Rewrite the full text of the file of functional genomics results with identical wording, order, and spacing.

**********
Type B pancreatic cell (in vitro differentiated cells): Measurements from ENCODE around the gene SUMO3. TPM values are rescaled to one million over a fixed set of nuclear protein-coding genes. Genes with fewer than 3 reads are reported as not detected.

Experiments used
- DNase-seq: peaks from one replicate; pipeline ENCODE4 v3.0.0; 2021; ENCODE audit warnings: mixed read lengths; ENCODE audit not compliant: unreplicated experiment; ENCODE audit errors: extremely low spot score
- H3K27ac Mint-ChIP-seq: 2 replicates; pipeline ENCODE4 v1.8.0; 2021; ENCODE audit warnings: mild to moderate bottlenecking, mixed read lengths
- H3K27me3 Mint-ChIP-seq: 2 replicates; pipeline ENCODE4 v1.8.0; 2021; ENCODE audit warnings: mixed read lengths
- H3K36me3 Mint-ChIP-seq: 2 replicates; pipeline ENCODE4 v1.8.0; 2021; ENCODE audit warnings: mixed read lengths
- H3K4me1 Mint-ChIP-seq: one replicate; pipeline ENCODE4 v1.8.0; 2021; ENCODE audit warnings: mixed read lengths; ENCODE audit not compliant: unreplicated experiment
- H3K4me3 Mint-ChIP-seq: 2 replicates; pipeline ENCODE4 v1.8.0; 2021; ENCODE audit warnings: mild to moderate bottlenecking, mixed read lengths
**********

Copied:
Type B pancreatic cell (in vitro differentiated cells): Measurements from ENCODE around the gene SUMO3. TPM values are rescaled to one million over a fixed set of nuclear protein-coding genes. Genes with fewer than 3 reads are reported as not detected.

Experiments used
- DNase-seq: peaks from one replicate; pipeline ENCODE4 v3.0.0; 2021; ENCODE audit warnings: mixed read lengths; ENCODE audit not compliant: unreplicated experiment; ENCODE audit errors: extremely low spot score
- H3K27ac Mint-ChIP-seq: 2 replicates; pipeline ENCODE4 v1.8.0; 2021; ENCODE audit warnings: mild to moderate bottlenecking, mixed read lengths
- H3K27me3 Mint-ChIP-seq: 2 replicates; pipeline ENCODE4 v1.8.0; 2021; ENCODE audit warnings: mixed read lengths
- H3K36me3 Mint-ChIP-seq: 2 replicates; pipeline ENCODE4 v1.8.0; 2021; ENCODE audit warnings: mixed read lengths
- H3K4me1 Mint-ChIP-seq: one replicate; pipeline ENCODE4 v1.8.0; 2021; ENCODE audit warnings: mixed read lengths; ENCODE audit not compliant: unreplicated experiment
- H3K4me3 Mint-ChIP-seq: 2 replicates; pipeline ENCODE4 v1.8.0; 2021; ENCODE audit warnings: mild to moderate bottlenecking, mixed read lengths